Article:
Franklin College faculty and administrators have been hard at work for the past year and a half on the most comprehensive curricular reform in the college’s 185-year history. Their collaboration, named the Pursuit at Franklin College, will be implemented in a matter of days with the start of fall semester on August 25.
The Pursuit makes engaged learning an integral part of every student’s Franklin experience. It leverages many of the best practices already deeply embedded in the college’s liberal arts and sciences curriculum, carries them across every discipline and integrates them into all majors. In this way, the Pursuit immerses students in four years of engaging, cohesive, transformational experiences.
According to Thomas J. Minar, Ph.D., Franklin College president, the Pursuit positions graduates to succeed in a rapidly changing world.
“Throughout all of history, we can find examples of how innovative ideas have driven economies and changed the world. Some of the most inspirational innovators are from Indiana, which continues to be a springboard for thinking big.
“Hoosiers such as Colonel Eli Lilly, Madam C.J. Walker, Frank Ball and Orville Redenbacher are some of greatest examples of innovators who achieved extraordinary success because they recognized opportunities, developed ideas and pursued dreams. They knew how to think, and we believe Franklin College graduates can build on their impactful legacies.”
The Pursuit hinges on six high-impact educational practices:
- A robust first-year experience: All new students will participate in a topic-based seminar and will benefit from a subsequent series of workshops, peer interactions and skill-building opportunities, as well as from individualized guidance by trained staff and advisers.
- A relevant and responsive liberal arts experience: Specially designed courses will help students learn to see the world through a variety of lenses and to understand how values are formulated from different perspectives.
- Immersive, applied experiences: Learning will take place somewhere other than in a traditional classroom. The college will expand opportunities so that every student completes one internship, but also, so that every course students take during January’s Immersive Term will be experience-based.
- Overt opportunities to use technology: Whenever possible, both in- and out-of-classroom experiences will involve technology.
- Undergraduate research opportunities: Over four years, students will conduct research of an increasingly professional caliber, gaining the confidence and ability to pursue and answer meaningful questions.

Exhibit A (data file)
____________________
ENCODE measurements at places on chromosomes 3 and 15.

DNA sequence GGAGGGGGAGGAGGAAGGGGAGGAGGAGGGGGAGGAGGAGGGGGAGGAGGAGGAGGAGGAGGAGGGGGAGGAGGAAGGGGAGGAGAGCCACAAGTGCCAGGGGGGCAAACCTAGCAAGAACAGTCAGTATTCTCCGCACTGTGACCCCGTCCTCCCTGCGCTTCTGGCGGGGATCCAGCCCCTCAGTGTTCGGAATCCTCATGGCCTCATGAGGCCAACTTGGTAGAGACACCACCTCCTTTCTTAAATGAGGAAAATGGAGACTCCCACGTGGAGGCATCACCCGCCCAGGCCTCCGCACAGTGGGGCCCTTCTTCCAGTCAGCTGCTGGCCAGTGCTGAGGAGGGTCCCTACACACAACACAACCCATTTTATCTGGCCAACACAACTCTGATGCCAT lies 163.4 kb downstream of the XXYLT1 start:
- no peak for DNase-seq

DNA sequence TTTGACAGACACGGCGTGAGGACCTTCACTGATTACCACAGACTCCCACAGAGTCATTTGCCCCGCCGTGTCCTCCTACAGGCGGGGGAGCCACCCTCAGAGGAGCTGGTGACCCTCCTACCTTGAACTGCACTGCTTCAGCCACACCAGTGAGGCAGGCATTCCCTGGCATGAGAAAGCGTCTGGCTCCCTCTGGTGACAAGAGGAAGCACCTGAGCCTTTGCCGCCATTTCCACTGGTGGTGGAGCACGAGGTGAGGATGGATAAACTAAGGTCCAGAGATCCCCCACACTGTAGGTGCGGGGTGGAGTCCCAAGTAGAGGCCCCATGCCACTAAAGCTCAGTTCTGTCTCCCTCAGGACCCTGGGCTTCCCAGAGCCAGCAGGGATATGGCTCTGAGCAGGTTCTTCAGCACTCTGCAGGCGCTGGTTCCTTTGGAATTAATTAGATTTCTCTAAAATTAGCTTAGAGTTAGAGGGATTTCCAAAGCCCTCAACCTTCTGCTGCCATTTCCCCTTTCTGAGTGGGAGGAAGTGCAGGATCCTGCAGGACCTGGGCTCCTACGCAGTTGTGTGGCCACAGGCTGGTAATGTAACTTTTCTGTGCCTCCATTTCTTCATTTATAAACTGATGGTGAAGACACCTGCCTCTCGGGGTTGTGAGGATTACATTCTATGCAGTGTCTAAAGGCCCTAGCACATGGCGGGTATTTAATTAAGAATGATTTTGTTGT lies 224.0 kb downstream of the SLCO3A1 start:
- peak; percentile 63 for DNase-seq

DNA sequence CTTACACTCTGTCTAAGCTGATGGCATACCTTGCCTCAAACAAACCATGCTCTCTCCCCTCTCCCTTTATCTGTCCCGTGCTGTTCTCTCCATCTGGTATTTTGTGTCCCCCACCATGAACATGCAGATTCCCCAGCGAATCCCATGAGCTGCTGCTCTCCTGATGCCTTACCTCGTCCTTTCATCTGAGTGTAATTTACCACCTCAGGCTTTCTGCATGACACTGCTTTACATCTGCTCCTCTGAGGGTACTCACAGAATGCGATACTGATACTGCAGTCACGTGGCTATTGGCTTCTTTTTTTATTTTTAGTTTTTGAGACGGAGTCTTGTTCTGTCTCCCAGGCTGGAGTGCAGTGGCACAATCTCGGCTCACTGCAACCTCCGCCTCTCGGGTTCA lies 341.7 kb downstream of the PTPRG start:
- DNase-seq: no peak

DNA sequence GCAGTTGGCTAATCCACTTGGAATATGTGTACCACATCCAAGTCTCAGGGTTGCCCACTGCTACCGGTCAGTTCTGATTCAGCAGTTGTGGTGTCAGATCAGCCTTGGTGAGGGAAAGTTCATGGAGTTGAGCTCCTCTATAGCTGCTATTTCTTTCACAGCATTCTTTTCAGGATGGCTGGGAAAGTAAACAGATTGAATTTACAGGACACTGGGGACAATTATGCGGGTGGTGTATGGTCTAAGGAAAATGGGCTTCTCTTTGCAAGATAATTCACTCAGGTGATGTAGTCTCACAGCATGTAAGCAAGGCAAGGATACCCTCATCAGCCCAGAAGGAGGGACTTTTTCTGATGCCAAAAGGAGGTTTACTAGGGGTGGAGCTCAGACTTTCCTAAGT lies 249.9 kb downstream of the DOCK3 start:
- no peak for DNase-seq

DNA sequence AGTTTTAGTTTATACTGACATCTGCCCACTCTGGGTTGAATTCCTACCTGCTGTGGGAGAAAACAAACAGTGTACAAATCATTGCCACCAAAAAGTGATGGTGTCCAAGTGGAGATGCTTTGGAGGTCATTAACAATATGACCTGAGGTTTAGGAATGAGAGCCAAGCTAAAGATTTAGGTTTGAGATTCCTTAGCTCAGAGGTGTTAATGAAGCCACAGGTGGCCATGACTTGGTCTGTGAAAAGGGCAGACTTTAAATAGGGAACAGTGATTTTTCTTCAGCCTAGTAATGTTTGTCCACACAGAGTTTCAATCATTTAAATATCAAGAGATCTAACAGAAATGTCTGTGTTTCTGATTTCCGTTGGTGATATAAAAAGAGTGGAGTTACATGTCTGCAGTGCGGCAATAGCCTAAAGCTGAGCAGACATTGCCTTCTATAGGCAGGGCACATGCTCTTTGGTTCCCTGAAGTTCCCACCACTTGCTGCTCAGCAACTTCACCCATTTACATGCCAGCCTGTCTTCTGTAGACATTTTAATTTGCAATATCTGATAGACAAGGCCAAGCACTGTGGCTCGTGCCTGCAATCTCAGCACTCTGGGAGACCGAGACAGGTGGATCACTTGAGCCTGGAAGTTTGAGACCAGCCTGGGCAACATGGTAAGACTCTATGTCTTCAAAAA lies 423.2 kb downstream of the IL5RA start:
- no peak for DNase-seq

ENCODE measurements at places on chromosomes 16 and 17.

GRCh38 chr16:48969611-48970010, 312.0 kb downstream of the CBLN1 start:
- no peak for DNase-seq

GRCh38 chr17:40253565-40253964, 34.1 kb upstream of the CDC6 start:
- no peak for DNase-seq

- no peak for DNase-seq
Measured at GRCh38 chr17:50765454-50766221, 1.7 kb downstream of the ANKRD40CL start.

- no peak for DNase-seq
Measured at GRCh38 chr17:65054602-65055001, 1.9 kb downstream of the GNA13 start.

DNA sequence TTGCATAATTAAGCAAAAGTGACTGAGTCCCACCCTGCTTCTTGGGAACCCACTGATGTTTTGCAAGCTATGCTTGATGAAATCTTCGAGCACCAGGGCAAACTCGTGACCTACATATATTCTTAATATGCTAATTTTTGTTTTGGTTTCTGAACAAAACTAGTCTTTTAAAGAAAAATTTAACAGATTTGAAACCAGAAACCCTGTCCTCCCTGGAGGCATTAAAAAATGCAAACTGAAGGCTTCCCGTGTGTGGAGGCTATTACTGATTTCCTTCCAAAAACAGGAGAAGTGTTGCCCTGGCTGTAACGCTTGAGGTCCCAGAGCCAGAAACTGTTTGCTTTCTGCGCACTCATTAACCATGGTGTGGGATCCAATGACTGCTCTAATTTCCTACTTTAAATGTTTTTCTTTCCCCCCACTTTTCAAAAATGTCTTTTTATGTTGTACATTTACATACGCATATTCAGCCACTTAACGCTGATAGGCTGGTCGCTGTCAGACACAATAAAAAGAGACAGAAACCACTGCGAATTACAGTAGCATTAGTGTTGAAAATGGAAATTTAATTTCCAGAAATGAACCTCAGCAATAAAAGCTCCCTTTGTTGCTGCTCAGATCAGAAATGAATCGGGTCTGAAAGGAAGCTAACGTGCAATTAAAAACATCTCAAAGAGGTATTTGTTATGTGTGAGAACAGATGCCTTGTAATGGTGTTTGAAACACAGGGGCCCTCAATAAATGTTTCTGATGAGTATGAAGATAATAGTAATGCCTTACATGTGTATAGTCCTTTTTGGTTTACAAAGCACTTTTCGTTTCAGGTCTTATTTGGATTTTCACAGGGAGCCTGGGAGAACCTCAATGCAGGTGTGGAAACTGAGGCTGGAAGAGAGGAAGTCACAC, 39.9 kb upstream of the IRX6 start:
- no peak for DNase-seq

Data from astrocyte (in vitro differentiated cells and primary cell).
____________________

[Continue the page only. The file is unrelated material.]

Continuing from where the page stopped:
- Cohesive professional development opportunities: Every major will integrate customized opportunities for a student’s professional development, helping forge their clear vision of the path between college and career.
“These practices characterize an approach that is intentional and unique to Franklin College. The Pursuit is carefully crafted to intersect liberal arts education with experience-based preparation for the world of work,” said Lori K. Schroeder, Ph.D., provost and dean of the college. “The Franklin faculty are fully committed to deliver a curriculum that can help students succeed in the pursuit of their individual goals.”
During the 2019 Immersive Term in January, the college rolled out The Pursuit’s inaugural element, Pivot, an offering of nontraditional mini-courses devoted to life-skills development. Courses ranged from cooking creatively on a budget and practicing meditation to deciphering fake news and maintaining a gratitude journal, among more than 50 others.
“With their emphasis on lifelong learning, professional development, life skills and wellness, Pivot courses are designed to teach students skills and strategies that will help them adapt and flourish personally and professionally long after graduation,” said Keri Ellington, dean of student success and retention.
Another key element of The Pursuit is a yearlong program called Launch. It is specifically designed for new students and provides resources to help with the transition into college. First-year experiences greatly impact student outcomes, according to Ellington.
For more information, contact the Office of Communications at (317) 738-8185.